Flywheel technology

The problem with flywheels is that the G-forces can cause a catastrophic explosion. Space technology is the driving force behind the development of superfast flywheels that can store a considerable quantity of kinetic energy to be converted into electricity. The future seems to point to materials like composites of carbon fibre and epoxy resin. However, early in the 1990s research in Japan was developing a 3 m flywheel made from stainless steel levitating between powerful magnetic fields generated by superconducting ceramics. The flywheel is set in motion by electromagnetic conduction. Energy can be drawn off by permanent magnets in the disc inducing electric current in a coil. There is no friction only air resistance and if the system operates in a near vacuum then it would be capable of storing 10 000 watt hours of energy. Over a 24 hour period the loss of energy would be negligible. The outcome of this research remains to be seen. Others are concentrating on small flywheels floating on magnetic bearings and capable of reaching 600 000 rpm with an energy density of 250 Wh/kg. More conventional flywheels will prove an economic way of enabling solar energy to cover the diurnal cycle. Ultimately interseasonal storage may not be out of the question.

The inevitable conclusion is that fuel cell, solar cell and storage technologies could all be on the verge of commercial viability. Fuel cells and titanium oxide solar cells are within a few years of presenting a serious challenge to conventional energy systems. They are being spurred on by the pressing need to bring down carbon dioxide (CO2) emissions, and by anxieties about the security of supply of fossil fuels. The end of the world of fossil fuels is at hand and beyond it is the much brighter prospect of the post-hydrocarbon society.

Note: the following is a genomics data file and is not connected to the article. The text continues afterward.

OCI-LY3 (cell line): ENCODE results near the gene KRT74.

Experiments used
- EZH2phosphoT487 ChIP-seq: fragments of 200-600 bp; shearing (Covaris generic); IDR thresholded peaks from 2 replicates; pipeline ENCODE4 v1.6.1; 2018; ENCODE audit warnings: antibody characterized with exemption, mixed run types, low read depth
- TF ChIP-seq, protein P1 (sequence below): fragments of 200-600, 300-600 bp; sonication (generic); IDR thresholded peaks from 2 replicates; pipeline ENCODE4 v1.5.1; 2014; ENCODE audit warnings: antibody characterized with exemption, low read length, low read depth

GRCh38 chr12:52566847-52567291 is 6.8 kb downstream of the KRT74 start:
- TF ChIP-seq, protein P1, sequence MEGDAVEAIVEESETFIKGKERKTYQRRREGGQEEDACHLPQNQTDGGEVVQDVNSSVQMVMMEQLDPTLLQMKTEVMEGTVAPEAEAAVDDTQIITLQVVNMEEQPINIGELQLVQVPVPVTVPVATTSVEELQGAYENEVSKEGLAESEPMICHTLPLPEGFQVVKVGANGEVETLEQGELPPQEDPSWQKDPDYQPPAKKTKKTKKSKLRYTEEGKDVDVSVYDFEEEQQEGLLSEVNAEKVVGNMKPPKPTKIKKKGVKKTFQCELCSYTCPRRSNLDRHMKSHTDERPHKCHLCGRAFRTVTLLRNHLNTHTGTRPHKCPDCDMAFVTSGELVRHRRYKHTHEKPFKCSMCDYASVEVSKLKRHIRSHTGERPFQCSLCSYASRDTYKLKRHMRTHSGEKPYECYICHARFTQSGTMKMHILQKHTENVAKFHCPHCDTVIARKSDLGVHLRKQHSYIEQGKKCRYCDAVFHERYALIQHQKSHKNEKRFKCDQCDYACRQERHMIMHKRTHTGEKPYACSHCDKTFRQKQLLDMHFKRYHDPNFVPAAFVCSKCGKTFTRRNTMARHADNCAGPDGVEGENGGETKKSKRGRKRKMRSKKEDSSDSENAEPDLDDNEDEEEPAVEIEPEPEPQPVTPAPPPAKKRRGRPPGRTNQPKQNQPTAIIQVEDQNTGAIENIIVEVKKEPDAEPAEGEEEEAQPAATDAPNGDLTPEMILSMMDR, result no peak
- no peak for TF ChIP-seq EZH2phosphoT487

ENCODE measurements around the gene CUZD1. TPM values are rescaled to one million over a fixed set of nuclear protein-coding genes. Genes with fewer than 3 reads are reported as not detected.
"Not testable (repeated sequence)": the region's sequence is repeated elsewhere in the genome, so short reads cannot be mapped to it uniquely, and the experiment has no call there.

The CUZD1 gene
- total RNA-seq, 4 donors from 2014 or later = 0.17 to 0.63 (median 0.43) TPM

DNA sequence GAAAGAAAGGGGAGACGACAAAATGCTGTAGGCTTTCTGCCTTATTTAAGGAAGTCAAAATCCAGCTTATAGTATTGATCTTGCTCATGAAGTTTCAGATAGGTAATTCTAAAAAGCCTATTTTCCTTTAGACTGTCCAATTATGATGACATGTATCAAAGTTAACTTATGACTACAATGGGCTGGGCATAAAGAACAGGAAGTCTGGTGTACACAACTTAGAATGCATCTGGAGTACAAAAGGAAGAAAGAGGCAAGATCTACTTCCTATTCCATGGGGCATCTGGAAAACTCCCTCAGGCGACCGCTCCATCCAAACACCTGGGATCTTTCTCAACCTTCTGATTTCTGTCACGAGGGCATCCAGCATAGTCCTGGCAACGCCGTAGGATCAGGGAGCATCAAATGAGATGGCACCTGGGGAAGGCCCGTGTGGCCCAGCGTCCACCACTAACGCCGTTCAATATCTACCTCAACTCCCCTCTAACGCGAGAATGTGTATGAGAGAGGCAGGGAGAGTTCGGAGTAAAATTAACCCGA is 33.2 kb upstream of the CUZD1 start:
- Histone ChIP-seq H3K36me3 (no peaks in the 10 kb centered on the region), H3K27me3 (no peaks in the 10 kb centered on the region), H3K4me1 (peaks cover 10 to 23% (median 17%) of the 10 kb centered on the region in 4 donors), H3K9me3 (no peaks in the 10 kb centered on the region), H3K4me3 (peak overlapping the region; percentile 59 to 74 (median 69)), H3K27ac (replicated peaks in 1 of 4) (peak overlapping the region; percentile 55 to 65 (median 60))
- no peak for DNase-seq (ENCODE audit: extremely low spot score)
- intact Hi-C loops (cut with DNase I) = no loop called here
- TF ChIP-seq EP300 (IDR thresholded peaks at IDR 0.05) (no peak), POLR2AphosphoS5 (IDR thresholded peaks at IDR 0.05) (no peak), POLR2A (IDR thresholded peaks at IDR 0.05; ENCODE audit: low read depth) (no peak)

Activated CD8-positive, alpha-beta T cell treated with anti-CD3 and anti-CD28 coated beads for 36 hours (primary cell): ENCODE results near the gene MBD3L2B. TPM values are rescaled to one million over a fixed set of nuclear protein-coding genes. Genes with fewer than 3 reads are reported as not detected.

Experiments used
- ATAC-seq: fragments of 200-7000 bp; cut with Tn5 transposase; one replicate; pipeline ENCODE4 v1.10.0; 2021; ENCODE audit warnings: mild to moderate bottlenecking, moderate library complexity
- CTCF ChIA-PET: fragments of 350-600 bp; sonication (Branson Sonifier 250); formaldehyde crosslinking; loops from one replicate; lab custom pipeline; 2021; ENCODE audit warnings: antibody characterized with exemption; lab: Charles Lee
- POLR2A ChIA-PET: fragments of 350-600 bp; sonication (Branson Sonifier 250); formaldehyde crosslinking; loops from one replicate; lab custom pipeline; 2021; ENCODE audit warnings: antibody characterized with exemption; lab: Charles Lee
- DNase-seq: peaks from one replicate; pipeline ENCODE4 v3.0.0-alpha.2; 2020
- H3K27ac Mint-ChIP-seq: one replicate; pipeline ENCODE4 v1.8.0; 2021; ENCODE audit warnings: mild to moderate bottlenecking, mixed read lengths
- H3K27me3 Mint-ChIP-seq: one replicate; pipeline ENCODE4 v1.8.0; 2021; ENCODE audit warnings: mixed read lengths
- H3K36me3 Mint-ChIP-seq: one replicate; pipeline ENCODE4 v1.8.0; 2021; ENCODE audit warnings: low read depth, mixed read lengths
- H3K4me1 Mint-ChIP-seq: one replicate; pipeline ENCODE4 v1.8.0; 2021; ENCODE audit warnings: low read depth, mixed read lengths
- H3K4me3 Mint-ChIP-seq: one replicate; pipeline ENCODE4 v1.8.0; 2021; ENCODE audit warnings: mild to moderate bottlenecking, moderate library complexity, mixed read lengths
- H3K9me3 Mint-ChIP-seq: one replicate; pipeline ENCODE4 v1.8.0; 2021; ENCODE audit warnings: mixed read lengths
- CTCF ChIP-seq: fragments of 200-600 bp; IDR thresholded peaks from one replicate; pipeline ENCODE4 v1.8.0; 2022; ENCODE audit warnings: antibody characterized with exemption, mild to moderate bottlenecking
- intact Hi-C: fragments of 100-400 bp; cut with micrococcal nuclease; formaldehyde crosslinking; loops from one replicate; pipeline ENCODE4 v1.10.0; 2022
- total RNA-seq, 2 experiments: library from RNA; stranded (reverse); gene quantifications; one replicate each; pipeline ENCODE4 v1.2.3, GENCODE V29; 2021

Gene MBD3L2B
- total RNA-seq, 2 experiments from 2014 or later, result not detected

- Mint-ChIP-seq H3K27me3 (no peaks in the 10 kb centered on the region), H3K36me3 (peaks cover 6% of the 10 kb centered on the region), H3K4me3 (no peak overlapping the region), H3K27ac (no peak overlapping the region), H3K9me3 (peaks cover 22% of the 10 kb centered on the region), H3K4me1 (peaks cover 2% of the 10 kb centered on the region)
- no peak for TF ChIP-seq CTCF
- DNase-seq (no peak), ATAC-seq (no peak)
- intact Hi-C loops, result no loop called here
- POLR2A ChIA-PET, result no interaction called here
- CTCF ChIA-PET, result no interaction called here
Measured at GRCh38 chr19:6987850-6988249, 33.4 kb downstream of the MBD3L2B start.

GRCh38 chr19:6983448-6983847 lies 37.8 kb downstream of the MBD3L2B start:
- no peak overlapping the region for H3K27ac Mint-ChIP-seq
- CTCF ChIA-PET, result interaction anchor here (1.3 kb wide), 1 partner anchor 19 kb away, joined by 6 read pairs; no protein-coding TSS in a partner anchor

This has enormous implications for the design of buildings now. Large structures like sports stadia are particularly good candidates for embedded systems which provide heat and power. No more power failures during football matches. The really big incentive is cost. A large stadium has intermittent use but also huge energy costs. It also has a massive roof area which could house acres of solar cells dedicated to producing hydrogen easily sufficient to meet the surge of demand for events by day or night. There would be a backup system of natural gas to provide hydrogen in the unlikely event that solar panels failed to perform adequately. It might require a leap of faith to make the new Wembley independent of the grid but that could be the shape of things to come.

This all bolsters the case for incorporating renewable generation systems into buildings at the earliest stage of design. Within the next 5 to 10 years there should be a quantum improvement in the efficiency of solar cells coupled with a substantial reduction in unit cost. Roofs and whole elevations will be able to accommodate solar cells, particularly when cells have been produced commercially which are transparent.

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